This is part 3 of my overview of ISPI’s performance standards for human performance technology.  Here are the links to part 1 and part 2.

The third standard is adding value.  This standard is not about working for the lowest price.  The point of this standard is to ensure the performance consultant makes a measurable difference in the work they do and how they do it.  Simply stated the consultant should do more than show up, do what their told, and collect a paycheck.  A lot more.  Through the years I have worked with many so-called learning professionals who do just what the client tells them to do and nothing more.  One of the reasons I pursued my certification in human performance technology was to show that I do things differently.  I add value.

For me to add value I have to follow a process that helps my client understand the implications of any choice they make regarding a performance need.  This standard is a continuation of the work done in the previous two standards, focus on results and performance context.  The better we have defined the opportunity and environment in which performance occurs the better the chance we have for creating the right intervention.  The role of the performance consultant is to help the client understand their need or opportunity, facilitate the investigation into that need or opportunity and recommend an intervention that will successfully yield the desired results.

According to ISPI, the investigative process I referenced above includes “offering your clients a process that will help them fully understand the implications of their choices, setting appropriate measures, identifying barriers and trade-offs, and taking control.”  The last item in this list could be confusing.  By taking control, they mean providing leadership.   If a client has entrusted me with a performance issue it is my responsibility to invest the time and energy required to understand the issue and offer my perspective.

Let me provide an example of a project where I took control.  The project was to develop materials for an instructor-led course.  The subject matter was delicate and the development team was passionate.  When I joined the project a lot of effort had already gone into compiling the content.  In reviewing the work it became clear that a significant portion of the content was redundant.  It was my conclusion that the learners would be confused if the course was developed based on this content.  It was also likely that the development team would struggle to create effective instructional materials.  This would result in wasted time, missed deadlines, and cost overruns.

In this case, taking control meant clarifying the work that had been done already and making sure the development team was unified in supporting the changes.  My first contribution to the project was to reorganize the content to reduce or eliminate the redundancy.  Working with my sponsor we developed a plan to get the development team to support the changes.  In my first meeting with the team they approved my revisions and we were quickly able to move on to developing the instructional methodology.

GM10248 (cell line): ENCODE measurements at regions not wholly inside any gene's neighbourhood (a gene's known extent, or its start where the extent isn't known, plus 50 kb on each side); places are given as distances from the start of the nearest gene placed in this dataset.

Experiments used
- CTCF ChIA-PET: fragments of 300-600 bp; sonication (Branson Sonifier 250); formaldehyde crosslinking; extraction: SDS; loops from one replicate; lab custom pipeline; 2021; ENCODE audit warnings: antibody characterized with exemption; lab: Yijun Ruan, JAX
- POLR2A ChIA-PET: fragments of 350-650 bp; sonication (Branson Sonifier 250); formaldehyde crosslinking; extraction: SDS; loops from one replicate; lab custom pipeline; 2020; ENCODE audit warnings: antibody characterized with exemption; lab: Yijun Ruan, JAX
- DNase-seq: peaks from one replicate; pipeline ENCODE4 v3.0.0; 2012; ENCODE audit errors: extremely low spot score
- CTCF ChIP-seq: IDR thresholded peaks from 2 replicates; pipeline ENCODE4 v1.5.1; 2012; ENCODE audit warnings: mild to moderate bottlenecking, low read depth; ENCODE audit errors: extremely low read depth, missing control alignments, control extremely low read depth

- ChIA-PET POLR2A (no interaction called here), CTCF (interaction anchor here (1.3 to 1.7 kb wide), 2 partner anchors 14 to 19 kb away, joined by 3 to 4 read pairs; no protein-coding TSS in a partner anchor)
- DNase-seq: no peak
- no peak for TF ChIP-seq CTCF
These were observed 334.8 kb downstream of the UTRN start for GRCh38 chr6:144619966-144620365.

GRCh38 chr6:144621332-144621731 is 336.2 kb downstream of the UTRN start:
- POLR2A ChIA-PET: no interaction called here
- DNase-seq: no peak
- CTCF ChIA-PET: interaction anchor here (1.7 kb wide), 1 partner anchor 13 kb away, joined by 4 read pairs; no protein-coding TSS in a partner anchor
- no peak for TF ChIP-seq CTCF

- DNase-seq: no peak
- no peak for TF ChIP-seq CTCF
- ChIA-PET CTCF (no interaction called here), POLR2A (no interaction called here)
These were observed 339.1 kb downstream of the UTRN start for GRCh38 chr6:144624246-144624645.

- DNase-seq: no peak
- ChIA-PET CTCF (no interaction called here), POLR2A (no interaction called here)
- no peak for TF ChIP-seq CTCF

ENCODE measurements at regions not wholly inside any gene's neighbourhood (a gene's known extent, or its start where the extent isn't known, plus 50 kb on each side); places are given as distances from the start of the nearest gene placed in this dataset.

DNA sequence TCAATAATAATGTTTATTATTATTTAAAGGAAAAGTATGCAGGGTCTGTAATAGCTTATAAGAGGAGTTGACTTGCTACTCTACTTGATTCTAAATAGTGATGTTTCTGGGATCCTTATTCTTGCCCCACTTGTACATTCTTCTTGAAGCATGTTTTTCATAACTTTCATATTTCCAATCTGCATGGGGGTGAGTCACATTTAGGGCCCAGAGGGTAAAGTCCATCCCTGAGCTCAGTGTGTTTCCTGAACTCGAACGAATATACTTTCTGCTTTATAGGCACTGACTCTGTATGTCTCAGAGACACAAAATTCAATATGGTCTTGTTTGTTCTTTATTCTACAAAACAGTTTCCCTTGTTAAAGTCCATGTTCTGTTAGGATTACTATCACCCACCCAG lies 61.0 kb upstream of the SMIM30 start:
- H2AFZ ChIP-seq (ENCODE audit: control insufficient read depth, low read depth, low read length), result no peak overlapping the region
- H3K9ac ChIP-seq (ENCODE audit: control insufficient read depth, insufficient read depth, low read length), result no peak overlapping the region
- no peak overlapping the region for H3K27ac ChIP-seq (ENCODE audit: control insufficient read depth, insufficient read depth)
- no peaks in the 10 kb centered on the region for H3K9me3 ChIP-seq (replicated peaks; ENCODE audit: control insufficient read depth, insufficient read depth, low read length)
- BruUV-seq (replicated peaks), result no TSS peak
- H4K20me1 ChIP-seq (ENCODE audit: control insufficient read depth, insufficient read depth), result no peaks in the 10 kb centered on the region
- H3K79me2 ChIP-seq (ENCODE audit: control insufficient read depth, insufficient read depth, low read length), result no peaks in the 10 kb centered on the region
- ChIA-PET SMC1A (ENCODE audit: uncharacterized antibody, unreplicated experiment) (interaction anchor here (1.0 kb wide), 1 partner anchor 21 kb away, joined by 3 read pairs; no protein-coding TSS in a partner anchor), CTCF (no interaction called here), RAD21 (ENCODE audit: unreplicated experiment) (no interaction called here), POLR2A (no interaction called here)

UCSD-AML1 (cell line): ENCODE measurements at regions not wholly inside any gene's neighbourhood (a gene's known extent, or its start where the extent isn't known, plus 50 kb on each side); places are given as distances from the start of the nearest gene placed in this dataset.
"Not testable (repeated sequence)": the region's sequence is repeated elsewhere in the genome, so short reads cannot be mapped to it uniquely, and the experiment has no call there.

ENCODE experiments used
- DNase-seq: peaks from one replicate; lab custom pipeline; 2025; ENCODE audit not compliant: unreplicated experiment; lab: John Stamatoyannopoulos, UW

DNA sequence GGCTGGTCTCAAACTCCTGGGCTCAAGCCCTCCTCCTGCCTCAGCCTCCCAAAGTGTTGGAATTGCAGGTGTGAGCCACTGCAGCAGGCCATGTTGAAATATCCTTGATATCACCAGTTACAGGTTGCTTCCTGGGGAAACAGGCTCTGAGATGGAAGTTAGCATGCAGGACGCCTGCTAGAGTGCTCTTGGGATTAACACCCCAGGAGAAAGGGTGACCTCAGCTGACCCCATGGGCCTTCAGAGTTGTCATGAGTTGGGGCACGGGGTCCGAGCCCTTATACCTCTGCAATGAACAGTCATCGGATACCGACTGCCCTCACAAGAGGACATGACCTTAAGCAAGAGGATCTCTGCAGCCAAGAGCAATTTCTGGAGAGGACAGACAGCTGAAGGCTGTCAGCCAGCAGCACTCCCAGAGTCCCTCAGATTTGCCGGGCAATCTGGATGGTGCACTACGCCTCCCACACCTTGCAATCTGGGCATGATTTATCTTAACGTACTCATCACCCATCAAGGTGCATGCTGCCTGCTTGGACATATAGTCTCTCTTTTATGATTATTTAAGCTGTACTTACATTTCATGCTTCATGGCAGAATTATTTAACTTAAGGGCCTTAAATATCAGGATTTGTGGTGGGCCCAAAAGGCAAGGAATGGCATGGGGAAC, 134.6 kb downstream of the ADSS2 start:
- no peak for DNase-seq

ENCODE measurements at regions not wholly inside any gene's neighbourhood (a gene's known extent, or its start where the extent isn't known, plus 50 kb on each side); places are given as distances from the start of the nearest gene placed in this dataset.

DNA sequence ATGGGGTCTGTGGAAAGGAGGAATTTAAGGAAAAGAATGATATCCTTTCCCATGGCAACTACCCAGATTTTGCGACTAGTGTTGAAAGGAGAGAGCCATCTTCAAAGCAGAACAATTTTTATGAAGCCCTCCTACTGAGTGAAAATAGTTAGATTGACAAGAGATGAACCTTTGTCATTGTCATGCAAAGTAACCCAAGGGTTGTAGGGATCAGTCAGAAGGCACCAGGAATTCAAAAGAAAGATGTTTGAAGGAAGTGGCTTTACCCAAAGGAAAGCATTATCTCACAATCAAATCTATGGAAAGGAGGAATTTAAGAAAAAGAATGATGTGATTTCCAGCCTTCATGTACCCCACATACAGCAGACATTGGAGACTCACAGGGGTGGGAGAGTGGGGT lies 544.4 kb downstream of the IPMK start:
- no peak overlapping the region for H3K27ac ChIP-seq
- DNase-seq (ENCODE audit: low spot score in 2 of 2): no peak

Another way a performance consultant can add value is by presenting alternatives.  Anyone who has worked on training projects knows there is more than one way to address a performance need.  Usually there are trade-offs with each option.  When exploring the best way to resolve a performance issue, it is the responsibility of the performance consultant to provide multiple approaches for the client to consider and to help the client make the decision that best suits their needs.  When evaluating the options, the consultant should include information that will help the client select the best approach.  ISPI provides a few factors to consider when evaluating the options:

  • Cost to design, develop, implement, and maintain each approach.
  • Likelihood of adoption or use by the target audience.
  • Probability of each solution achieving the desired goals.
  • Implication or possible impact on the target audience, other employees, consumers, the community, etc.
  • Ability of the organization to support each solution (reward the appropriate behaviors and results, provide the appropriate communication/information systems and tools and equipment, maintain sponsorship, etc.).
  • Risks associated with the success or failure of each solution in terms of threats to safety, health, financial return, customer satisfaction, etc.

For each alternative the performance consultant should be able to explain how each approach accounts for the factors above, describe the potential value added for each and how that value will be measured.

If you have been reading each entry in this series it should be clear that there is rarely one solution to a performance problem.  Human performance technology does not solve the problem by itself.  However, it provides an effective framework for understanding a problem and developing the best way to achieve the desired result.  According to ISPI if the consultant is adding value, his or her client will be able to:

  • Identify what will be used as evidence of success, accomplishment, or worth and communicate that to all vested parties (stakeholders) at the start of the project.
  • Determine that a mechanism exists to determine whether the gain was realized and to track early indicators of success so corrections are made.
  • Determine if the assumptive base and the argument for or against a course of action is documented and communicated.
  • State what trade-offs were made and what value was gained, and conclude that the value outweighed the cost.
  • State that what the consultant does adds value and how he or she goes about his or her work adds value.

This is a standard I take very seriously.  If I am working with you and you do not think I am meeting the criteria listed above tell me.

Coming up next, partnerships.

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